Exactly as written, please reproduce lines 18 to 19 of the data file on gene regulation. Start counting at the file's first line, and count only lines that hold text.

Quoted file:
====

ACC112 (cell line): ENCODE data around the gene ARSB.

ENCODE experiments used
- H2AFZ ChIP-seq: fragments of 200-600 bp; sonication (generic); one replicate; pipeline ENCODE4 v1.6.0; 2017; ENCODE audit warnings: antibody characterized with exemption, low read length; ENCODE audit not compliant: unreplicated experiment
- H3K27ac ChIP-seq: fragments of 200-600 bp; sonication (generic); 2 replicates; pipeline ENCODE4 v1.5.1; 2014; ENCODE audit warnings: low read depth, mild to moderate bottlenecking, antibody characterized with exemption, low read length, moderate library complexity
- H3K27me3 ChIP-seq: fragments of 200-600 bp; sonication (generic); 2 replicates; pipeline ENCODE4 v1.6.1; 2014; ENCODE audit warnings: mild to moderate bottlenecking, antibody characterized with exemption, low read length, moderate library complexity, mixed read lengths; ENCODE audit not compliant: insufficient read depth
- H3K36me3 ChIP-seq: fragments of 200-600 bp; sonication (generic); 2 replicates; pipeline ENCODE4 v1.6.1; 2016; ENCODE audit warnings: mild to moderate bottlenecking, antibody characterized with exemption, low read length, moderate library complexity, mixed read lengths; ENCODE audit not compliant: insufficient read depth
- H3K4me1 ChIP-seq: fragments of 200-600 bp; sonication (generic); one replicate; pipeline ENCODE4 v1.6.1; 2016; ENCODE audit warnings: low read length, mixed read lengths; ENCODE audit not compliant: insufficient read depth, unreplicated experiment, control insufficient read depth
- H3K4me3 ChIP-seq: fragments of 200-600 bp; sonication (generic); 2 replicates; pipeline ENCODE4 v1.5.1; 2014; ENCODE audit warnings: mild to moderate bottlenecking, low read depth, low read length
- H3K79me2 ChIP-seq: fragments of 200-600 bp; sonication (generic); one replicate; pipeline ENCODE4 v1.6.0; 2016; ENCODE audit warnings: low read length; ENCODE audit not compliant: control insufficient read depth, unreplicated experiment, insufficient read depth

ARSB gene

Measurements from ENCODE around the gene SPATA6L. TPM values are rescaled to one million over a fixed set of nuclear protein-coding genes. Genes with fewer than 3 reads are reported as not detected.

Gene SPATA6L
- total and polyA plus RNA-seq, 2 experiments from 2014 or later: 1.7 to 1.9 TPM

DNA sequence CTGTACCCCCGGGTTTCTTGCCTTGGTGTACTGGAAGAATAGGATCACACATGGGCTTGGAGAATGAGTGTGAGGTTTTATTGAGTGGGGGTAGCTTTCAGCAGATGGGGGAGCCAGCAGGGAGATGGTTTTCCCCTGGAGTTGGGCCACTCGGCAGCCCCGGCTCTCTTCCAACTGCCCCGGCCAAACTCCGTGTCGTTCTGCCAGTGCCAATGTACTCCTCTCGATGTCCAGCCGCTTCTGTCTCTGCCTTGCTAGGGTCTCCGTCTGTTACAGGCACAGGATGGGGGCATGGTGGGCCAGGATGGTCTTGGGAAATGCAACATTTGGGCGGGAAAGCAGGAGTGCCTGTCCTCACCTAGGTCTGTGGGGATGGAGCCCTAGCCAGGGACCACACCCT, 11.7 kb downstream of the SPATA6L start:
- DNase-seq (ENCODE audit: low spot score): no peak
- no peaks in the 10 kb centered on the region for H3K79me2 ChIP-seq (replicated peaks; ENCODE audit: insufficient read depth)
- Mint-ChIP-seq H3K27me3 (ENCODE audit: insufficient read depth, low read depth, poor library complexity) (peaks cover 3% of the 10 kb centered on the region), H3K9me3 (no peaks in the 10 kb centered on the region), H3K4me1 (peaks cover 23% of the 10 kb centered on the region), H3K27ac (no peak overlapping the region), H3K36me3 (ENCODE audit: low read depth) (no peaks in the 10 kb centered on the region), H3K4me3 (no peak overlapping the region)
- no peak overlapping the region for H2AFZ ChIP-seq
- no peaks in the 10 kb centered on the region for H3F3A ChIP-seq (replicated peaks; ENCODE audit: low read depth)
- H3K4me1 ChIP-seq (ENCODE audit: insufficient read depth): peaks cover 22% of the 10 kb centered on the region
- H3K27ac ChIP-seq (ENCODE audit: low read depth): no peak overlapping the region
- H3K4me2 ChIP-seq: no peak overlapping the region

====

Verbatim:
- no peak overlapping the region for H2AFZ ChIP-seq
- no peaks in the 10 kb centered on the region for H3F3A ChIP-seq (replicated peaks; ENCODE audit: low read depth)